I should be used to it by now, I guess, but I’m still mystified whenever I see social posts, self-help books, etc. that deign to be your guru on stuff like “decluttering.” Stuff that shouldn’t be that hard to figure out on your own without enduring soullessly staged glam shots and self-obsessed social-media spewings—or paying way too much for some patronizing, ghost-written POS book by someone with no profound insights or real expertise other than sociopathic dedication to elbowing their way into public consciousness for 15 seconds of notoriety. I’m not against the idea of sharing helpful tips. I’m just not going to ask you to pay anything or follow me as I pretend to live a perfect life.
So—decluttering as a guitarist. What exactly does this mean? It depends what sort of player you are, what sort of rig you play, and what your playing circumstances are. It also has both physical and meta aspects. The most obvious is to simplify and streamline your rig: Figure out which gear is indispensible to each gigging/performing situation, and then weed out what isn’t crucial—or acquire something that kills the proverbial two birds with one stone. This saves load-in time, hassle, muscle aches, and stage and vehicle space, and usually yields a clearer head on the gig, too.
As bandleader of a guitar-and-drums duo where I handle baritone guitar, vocal, and keyboard duties, I started out running both my guitars and keyboard through a bass amp and two complementarily toned guitar amps. Fortunately, I later found a single guitar amp that yielded the tones I want, so now it’s just a bass amp and a guitar amp. I’ve also consciously limited my board to medium size so I don’t have so many pedals to stomp on amidst all my other responsibilities. With all the cool stuff out there to choose from, it can be tough to rein in the tone-nerd tendencies, though. It’s all too tempting to think, “Shit, I guess it’s time for a bigger board.”
Interestingly, some of the gear I thought would help me better function in all my band capacities actually did the opposite. Case in point: To fill up sonic space in my duo, I use a fair amount of reverb and delay, and up until just a couple of months ago I viewed the expression-pedal capabilities of my MXR Reverb as a must-have for carefully tailoring how much “epic”-mode reverb is dialed in for every part of a song. Problem was, I was constantly tweaking it. I also love that my trusty Ibanez Echo Shifter lets me quickly tap in killer analog delay that matches a song’s tempo. But the more I’ve gigged and recorded within the confines of this band dynamic, the more I’ve realized these gear capabilities weren’t just unnecessarily wasting mental bandwidth that should be going toward playing and performing better, but were also causing extra stress and anxiety that made me feel and sound worse. I’ve since stopped using expression control with the MXR, and have instead dialed in a reverb level that works for all uses (what a concept, huh?). I also invested time in discovering a single echo setting that works for 90 percent of our songs. (News flash: Unless you’re the Edge, your echoes don’t need to tempo-sync—dial your feedback and mix settings right, and an off-kilter echo simply adds to the song’s atmosphere.) Meanwhile, it’s a cinch to flick the Echo Shifter’s self-oscillation switch for special occasions where I need the spacey sounds I used to get from the MXR.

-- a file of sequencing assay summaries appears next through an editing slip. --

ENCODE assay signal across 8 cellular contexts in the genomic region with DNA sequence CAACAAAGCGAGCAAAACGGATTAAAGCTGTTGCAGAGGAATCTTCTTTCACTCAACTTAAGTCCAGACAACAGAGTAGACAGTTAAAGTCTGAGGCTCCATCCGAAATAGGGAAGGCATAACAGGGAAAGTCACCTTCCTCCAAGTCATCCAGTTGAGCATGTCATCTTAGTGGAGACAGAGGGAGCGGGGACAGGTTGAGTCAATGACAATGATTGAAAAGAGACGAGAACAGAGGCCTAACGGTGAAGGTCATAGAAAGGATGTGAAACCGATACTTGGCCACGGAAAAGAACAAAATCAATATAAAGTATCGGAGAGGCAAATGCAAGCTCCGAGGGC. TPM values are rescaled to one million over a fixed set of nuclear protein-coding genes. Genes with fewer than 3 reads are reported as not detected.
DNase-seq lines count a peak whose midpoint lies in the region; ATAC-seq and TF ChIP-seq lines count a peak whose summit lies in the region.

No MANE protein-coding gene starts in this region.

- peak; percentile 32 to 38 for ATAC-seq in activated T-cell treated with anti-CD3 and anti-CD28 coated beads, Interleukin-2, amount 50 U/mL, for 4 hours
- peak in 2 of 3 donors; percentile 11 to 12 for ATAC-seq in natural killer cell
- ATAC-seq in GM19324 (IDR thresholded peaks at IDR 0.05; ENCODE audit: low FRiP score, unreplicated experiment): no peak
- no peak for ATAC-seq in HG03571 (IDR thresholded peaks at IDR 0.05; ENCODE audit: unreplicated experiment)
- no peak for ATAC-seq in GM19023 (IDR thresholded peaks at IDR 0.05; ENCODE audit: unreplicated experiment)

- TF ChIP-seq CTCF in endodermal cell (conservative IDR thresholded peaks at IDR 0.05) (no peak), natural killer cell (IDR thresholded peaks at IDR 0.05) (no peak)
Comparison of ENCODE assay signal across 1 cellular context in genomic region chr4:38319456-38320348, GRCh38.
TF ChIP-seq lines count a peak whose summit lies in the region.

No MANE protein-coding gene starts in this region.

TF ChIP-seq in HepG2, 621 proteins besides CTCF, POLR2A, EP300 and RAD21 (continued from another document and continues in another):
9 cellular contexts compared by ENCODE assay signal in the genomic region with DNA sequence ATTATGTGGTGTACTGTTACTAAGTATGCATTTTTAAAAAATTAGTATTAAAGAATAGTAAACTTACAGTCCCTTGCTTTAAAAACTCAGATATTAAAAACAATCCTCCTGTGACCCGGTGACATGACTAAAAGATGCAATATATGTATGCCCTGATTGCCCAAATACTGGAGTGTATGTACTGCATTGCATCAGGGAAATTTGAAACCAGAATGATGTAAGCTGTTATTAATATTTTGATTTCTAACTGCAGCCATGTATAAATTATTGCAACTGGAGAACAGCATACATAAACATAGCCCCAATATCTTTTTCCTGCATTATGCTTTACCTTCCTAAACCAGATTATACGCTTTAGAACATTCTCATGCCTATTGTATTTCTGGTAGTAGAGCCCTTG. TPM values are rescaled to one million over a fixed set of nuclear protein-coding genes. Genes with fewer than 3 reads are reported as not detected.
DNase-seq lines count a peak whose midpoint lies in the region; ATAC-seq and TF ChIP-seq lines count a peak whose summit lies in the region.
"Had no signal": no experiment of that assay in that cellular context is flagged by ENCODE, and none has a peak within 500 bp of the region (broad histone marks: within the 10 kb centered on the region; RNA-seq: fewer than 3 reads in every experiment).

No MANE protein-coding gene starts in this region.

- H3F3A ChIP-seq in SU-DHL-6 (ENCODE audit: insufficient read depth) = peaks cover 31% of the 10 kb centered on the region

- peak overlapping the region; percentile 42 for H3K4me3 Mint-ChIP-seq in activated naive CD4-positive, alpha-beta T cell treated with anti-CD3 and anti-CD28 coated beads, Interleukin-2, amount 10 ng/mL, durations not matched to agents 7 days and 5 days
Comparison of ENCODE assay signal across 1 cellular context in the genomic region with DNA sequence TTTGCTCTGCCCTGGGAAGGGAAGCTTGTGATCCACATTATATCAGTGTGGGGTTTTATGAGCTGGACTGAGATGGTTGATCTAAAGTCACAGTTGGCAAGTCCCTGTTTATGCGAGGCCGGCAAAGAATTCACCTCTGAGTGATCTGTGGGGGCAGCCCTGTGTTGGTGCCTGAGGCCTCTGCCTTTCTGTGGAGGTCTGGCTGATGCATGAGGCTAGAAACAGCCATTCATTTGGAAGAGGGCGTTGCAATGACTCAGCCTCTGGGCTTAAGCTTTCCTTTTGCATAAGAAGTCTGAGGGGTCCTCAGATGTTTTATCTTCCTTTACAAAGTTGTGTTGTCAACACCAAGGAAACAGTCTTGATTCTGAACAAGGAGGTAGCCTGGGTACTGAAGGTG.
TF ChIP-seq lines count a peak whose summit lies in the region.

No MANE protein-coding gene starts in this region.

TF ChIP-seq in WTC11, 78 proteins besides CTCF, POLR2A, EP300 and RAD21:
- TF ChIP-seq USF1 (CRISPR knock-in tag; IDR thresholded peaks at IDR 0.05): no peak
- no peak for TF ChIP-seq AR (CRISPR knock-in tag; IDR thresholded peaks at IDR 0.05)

When it comes to decluttering for pedalboard space considerations, I’ve found available real estate can often be optimized with various forms of stacking—from Tetris-like orientations to out-of-sight/out-of-mind attachments to very unstimulating but eminently practical box-on-box action. Examples from my board: To simultaneously use guitar and keyboard through the same pedals and amps, I have a small mixer/buffer box with dual inputs optimized for each instrument and a single output that feeds a mini tuner pedal Velcro’d to the top of the buffer. Meanwhile, sideways pedals fill in board gaps and enable me to hit two footswitches in a single stomp. And if you’ve got set-it-and-forget-it gear (like the A/B/Y box I use to send signals to multiple amps), have you considered using zip ties to mount it under your board? You may well save enough square footage for another tone toy!